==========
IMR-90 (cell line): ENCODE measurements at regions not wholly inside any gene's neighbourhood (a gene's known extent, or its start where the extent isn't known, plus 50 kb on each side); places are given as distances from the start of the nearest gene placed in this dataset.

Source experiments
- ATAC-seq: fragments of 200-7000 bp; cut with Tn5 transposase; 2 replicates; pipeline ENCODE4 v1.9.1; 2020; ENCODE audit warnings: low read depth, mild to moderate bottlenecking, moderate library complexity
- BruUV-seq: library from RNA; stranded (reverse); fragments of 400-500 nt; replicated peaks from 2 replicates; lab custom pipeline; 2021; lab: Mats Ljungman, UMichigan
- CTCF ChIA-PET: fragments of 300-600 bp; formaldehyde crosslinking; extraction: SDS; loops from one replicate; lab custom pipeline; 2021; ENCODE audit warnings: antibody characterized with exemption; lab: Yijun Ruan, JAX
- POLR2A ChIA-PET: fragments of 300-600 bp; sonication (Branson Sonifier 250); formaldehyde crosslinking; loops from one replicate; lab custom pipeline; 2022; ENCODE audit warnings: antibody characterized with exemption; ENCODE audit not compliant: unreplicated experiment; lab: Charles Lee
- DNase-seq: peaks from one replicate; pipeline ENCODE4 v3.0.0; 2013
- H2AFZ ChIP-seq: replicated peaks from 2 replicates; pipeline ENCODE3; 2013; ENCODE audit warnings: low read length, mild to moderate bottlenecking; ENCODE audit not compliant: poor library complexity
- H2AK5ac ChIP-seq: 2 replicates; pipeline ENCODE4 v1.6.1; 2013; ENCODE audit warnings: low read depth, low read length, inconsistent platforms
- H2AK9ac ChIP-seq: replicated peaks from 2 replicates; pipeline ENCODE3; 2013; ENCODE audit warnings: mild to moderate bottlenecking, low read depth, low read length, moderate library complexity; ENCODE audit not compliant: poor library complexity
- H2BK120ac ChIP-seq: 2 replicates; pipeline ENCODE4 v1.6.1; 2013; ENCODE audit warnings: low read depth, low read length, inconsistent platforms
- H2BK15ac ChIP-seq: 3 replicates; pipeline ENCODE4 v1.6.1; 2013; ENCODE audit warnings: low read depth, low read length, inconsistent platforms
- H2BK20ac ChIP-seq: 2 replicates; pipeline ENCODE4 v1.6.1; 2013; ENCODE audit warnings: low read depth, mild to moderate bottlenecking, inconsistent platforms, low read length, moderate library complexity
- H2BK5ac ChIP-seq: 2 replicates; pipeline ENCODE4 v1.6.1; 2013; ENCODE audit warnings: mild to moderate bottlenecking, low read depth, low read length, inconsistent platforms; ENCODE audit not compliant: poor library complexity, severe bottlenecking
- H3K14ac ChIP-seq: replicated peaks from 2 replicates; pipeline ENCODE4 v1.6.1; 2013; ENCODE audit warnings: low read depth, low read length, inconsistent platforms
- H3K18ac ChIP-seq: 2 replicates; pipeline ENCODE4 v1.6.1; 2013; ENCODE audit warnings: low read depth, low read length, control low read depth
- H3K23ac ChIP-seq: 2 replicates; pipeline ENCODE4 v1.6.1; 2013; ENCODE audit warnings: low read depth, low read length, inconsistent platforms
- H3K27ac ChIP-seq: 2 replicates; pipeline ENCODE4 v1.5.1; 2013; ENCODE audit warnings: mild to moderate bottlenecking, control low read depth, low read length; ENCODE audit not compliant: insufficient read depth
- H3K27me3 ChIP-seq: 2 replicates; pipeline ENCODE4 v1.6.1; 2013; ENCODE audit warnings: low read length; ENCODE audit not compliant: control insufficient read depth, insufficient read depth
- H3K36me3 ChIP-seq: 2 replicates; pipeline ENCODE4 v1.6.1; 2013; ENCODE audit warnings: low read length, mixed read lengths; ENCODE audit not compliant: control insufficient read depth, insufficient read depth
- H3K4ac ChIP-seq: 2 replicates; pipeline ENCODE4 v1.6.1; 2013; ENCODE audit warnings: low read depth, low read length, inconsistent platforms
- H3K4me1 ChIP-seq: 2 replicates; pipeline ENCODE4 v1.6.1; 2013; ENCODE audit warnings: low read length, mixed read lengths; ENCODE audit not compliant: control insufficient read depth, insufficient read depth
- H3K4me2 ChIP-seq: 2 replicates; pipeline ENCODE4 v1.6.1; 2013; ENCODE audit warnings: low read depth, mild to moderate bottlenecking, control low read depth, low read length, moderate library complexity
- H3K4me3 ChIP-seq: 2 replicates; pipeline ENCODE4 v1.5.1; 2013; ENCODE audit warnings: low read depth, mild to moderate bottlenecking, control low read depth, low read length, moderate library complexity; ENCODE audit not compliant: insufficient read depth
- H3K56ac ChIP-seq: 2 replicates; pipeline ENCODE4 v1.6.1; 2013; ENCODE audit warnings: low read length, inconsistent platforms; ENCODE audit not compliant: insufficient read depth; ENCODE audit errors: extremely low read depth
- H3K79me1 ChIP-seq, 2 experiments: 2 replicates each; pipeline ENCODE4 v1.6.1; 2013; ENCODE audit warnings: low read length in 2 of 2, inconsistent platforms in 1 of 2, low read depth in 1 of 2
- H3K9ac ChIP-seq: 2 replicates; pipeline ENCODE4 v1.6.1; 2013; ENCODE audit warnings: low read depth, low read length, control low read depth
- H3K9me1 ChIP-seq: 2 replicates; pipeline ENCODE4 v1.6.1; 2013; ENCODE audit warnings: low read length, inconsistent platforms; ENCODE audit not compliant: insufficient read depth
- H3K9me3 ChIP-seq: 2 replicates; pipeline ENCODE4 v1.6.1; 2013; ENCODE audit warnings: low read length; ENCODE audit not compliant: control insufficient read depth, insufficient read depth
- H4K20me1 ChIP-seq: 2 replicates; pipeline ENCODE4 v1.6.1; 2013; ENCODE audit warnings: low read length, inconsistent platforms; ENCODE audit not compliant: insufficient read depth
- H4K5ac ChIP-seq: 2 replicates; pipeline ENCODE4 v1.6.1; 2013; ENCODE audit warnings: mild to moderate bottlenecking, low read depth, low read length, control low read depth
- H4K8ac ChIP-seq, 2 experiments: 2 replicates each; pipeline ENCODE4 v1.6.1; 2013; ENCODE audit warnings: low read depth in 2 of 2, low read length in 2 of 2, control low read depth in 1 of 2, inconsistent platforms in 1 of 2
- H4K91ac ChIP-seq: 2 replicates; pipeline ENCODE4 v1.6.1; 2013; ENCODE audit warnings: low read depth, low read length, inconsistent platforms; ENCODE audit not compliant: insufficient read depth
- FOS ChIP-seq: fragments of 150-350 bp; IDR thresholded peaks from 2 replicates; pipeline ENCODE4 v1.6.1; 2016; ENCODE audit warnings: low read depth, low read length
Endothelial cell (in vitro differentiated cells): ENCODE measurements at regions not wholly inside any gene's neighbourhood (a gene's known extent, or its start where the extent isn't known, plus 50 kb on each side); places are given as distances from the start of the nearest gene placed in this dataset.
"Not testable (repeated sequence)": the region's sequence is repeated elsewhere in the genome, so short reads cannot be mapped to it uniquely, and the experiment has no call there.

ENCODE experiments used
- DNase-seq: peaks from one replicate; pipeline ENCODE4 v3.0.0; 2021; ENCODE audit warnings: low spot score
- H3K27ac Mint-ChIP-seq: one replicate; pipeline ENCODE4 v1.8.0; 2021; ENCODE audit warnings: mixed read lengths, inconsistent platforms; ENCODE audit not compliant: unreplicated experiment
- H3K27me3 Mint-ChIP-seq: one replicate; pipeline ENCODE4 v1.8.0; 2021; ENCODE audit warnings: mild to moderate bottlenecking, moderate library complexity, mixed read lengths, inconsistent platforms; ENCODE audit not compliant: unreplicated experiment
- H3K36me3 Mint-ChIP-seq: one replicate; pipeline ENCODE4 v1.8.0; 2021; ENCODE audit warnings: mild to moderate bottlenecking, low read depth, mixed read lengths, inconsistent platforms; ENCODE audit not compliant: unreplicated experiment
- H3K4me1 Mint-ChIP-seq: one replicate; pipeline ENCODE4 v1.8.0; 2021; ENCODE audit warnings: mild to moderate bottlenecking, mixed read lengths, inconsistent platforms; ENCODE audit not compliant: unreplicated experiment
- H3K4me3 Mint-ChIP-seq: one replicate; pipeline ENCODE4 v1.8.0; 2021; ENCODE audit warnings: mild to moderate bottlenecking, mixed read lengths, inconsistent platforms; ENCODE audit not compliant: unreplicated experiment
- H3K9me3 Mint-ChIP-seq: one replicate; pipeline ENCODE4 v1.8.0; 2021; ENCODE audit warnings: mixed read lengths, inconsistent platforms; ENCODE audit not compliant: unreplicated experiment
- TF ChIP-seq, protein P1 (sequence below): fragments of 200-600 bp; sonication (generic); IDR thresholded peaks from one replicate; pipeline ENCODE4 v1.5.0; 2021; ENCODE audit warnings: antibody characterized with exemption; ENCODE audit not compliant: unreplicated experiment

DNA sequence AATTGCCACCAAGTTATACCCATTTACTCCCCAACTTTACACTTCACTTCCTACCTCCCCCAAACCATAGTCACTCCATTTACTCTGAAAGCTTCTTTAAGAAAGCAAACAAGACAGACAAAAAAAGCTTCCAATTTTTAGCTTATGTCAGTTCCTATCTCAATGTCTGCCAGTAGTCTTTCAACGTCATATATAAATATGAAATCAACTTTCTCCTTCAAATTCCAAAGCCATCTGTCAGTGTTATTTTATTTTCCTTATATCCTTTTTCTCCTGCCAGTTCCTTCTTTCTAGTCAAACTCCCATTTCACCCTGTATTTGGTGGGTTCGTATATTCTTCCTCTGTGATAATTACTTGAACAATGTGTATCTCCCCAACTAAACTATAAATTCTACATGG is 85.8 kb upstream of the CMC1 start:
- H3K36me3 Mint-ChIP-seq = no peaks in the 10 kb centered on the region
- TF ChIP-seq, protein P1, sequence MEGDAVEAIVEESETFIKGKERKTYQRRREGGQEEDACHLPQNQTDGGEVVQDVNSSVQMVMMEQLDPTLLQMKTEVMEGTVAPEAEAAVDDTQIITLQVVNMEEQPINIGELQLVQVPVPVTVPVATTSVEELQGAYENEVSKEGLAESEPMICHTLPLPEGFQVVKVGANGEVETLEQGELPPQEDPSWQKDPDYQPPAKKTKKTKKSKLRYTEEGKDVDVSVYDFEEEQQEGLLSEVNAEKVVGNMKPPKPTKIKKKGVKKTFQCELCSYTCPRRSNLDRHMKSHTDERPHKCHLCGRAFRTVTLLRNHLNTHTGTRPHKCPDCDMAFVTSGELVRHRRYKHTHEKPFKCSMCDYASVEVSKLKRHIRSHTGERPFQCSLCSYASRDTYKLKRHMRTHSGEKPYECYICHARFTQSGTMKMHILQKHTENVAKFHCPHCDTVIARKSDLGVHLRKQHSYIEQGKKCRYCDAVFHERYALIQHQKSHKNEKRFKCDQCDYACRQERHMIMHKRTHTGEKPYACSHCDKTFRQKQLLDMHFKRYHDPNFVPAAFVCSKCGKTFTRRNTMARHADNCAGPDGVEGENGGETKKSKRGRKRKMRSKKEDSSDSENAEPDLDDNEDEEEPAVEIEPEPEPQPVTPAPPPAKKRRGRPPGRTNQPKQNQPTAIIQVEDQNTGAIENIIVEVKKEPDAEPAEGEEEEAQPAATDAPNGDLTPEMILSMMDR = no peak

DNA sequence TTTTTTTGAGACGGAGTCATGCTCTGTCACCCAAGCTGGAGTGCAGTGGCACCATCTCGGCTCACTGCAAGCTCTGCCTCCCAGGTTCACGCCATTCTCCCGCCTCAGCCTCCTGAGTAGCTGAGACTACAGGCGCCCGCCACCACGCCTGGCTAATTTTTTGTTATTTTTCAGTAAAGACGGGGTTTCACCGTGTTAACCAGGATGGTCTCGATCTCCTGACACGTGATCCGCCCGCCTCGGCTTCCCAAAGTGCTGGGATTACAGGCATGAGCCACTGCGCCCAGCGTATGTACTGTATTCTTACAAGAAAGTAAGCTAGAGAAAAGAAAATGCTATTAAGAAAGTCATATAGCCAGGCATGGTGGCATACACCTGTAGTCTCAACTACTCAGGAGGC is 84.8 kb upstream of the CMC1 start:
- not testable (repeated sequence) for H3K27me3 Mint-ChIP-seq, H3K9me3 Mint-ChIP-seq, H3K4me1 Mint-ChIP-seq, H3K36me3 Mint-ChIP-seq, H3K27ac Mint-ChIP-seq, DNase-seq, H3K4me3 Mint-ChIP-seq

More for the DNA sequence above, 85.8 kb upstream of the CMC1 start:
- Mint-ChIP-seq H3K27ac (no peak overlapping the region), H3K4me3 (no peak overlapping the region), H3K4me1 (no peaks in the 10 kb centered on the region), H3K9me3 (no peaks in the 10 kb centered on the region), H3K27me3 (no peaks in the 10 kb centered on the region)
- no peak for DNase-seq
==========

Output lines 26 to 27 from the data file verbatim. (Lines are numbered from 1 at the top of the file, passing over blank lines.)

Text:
- H3K79me1 ChIP-seq, 2 experiments: 2 replicates each; pipeline ENCODE4 v1.6.1; 2013; ENCODE audit warnings: low read length in 2 of 2, inconsistent platforms in 1 of 2, low read depth in 1 of 2
- H3K9ac ChIP-seq: 2 replicates; pipeline ENCODE4 v1.6.1; 2013; ENCODE audit warnings: low read depth, low read length, control low read depth